By Kamadi Amata
The Kenya National Examination Council (Knec) has stated that the 2022 Form 4 exams did not leak, refuting allegations and clarifying that parents were deceived into paying large sums of money for counterfeit papers.
Knec CEO David Njeng’ere addressed the National Assembly Education committee, led by Tinderet MP Julius Melly, in Mombasa. Njeng’ere explained that claims of exam papers being sold were often made by fraudsters, emphasizing that social media sites advertising such papers were not operated by Knec officers.
During the committee’s probe into cheating allegations in the 2022 KCSE, Njeng’ere informed the committee that national examination papers are accessed by a limited number of individuals once they are prepared. He challenged the committee to investigate these social media sites, collect the papers, and compare them with the actual papers in November.
Regarding claims that some examination center managers (school principals) had prior knowledge of practicals, Njeng’ere acknowledged that the council sends advance instructions to schools. However, these instructions only pertain to preparations of solutions, reagents, or instruments and do not contain the questions given to candidates. He acknowledged that some principals share the instructions, leading to misunderstandings.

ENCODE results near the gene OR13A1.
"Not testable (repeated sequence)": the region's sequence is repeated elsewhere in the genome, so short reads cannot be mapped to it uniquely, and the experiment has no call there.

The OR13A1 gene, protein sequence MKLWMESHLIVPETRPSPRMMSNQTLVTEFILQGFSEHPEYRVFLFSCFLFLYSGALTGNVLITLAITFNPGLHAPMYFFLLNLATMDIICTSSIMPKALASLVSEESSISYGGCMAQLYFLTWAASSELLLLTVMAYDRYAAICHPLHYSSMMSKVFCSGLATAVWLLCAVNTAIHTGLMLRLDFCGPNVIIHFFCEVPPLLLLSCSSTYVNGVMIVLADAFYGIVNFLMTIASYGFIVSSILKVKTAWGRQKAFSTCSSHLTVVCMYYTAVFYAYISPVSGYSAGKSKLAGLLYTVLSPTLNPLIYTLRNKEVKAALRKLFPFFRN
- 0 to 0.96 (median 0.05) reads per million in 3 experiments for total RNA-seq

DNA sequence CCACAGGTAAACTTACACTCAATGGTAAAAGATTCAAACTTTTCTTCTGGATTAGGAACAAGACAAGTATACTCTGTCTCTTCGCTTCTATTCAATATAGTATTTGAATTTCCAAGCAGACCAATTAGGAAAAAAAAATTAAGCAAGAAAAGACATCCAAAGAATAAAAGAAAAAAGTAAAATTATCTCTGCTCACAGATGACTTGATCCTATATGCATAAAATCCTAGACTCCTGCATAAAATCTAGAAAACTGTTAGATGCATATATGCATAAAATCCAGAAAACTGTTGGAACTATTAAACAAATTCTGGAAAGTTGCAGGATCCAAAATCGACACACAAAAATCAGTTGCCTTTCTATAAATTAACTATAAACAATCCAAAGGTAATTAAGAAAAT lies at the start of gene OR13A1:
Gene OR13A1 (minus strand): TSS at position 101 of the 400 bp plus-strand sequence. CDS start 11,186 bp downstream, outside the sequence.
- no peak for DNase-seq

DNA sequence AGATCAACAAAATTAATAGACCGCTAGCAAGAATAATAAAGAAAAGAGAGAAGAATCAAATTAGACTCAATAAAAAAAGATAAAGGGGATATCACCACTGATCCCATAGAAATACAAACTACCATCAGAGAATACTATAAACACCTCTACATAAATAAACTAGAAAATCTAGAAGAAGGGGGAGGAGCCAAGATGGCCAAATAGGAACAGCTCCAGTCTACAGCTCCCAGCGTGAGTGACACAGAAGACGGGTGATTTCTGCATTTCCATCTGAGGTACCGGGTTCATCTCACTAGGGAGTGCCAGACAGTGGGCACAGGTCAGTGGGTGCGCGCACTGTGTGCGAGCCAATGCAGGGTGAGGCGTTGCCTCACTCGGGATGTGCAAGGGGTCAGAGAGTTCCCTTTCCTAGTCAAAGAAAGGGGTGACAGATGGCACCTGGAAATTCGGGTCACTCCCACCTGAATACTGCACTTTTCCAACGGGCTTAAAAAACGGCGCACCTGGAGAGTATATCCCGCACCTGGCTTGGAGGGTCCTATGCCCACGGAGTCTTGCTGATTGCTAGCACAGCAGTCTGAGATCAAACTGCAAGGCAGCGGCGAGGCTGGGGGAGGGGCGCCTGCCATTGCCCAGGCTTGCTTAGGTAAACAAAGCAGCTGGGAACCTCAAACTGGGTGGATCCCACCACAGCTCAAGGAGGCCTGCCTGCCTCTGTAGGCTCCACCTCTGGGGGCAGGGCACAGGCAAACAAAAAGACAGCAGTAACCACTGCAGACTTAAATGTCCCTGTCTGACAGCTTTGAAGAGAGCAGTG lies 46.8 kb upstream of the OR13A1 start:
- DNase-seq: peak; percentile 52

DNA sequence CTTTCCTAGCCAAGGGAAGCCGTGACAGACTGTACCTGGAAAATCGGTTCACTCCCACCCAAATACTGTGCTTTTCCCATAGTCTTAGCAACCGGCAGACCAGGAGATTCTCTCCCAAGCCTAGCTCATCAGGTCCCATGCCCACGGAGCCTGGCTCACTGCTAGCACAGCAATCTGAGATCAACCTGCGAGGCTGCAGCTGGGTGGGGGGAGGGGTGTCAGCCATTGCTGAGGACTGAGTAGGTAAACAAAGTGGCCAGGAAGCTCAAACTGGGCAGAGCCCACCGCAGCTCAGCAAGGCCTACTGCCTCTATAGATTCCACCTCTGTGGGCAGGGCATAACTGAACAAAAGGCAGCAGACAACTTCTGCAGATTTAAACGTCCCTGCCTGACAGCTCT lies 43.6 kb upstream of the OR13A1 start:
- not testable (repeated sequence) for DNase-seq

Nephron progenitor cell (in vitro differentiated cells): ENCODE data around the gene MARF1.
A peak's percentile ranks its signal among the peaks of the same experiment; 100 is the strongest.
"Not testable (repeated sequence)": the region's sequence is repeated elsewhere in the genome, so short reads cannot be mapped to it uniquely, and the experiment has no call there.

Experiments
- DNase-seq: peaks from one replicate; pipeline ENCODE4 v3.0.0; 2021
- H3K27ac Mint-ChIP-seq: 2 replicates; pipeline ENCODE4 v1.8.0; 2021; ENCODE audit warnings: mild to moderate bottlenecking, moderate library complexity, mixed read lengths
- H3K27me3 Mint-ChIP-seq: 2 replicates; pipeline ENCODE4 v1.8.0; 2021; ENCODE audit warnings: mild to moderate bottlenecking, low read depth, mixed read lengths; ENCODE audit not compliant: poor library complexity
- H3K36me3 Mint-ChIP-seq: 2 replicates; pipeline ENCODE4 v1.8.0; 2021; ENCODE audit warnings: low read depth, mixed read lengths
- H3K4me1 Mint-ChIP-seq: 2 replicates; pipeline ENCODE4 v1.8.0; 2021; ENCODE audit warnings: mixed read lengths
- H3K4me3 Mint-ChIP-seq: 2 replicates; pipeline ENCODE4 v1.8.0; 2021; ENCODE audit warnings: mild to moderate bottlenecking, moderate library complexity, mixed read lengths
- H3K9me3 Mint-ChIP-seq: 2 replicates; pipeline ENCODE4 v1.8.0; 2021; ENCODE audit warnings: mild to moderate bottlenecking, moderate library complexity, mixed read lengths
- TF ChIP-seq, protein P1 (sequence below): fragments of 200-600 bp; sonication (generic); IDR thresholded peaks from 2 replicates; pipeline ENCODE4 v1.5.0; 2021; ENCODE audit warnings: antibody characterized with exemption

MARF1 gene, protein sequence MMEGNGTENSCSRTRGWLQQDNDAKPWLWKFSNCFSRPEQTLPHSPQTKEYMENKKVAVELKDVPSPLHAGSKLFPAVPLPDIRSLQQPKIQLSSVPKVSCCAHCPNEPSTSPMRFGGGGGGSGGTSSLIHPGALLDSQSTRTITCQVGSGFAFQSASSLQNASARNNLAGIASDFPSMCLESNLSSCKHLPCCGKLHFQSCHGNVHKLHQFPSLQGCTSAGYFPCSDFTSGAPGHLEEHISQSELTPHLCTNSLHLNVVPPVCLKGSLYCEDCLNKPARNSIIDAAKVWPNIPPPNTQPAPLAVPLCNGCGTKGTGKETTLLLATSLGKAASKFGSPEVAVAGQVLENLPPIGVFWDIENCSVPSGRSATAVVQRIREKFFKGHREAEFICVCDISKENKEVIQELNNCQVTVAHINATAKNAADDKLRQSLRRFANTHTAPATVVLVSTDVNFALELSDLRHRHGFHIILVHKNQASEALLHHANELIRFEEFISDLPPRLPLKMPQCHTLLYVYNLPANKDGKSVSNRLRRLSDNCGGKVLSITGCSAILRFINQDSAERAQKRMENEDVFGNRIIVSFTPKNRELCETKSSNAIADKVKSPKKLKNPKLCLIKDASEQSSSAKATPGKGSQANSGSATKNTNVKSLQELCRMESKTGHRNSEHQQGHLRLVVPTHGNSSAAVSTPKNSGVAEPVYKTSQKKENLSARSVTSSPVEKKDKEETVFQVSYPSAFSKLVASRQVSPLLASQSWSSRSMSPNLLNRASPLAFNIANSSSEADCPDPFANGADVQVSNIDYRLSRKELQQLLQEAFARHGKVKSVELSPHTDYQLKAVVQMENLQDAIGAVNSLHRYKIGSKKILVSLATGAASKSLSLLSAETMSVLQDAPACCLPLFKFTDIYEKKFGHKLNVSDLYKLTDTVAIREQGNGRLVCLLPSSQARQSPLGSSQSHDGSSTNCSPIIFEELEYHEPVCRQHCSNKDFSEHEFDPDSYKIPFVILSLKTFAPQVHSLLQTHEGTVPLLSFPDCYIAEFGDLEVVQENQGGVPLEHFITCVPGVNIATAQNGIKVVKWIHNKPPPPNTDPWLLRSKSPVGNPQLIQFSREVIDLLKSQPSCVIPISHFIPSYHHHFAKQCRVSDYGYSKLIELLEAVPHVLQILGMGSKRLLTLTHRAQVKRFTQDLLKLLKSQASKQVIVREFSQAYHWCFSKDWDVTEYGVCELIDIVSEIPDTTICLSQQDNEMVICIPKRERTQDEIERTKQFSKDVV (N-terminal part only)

Njeng’ere defended the council against accusations of weaponizing the examination and explained that the deployment of heavy security around examination areas was part of the multi-agency approach introduced in the 2016 reforms to restore the credibility of national examinations.
Education CS Ezekiel Machogu and PS Belio Kipsang informed the committee that the ministry had proposed amendments to the Knec Act of 2012 to incorporate the 2016 reforms, as many of the changes introduced by the reforms are not yet legally established.
Marakwet West MP Timothy Kipchumba suggested establishing a Kenya National Examination Regulatory Authority to provide oversight for Knec. However, Njeng’ere defended the council, stating that they have operated within the bounds of the law and have not exceeded their given powers.
Njeng’ere highlighted budgetary constraints faced by the council and urged the MPs to advocate for increased funding. He explained that since the government took over examination fees from learners in 2016, the grant received by Knec has remained relatively the same despite a significant increase in the candidate population.
The committee expressed their intention to recommend improved funding for Knec to enhance the administration of national exams, ensure timely payment of examiners, upgrade facilities, and enhance marking centers.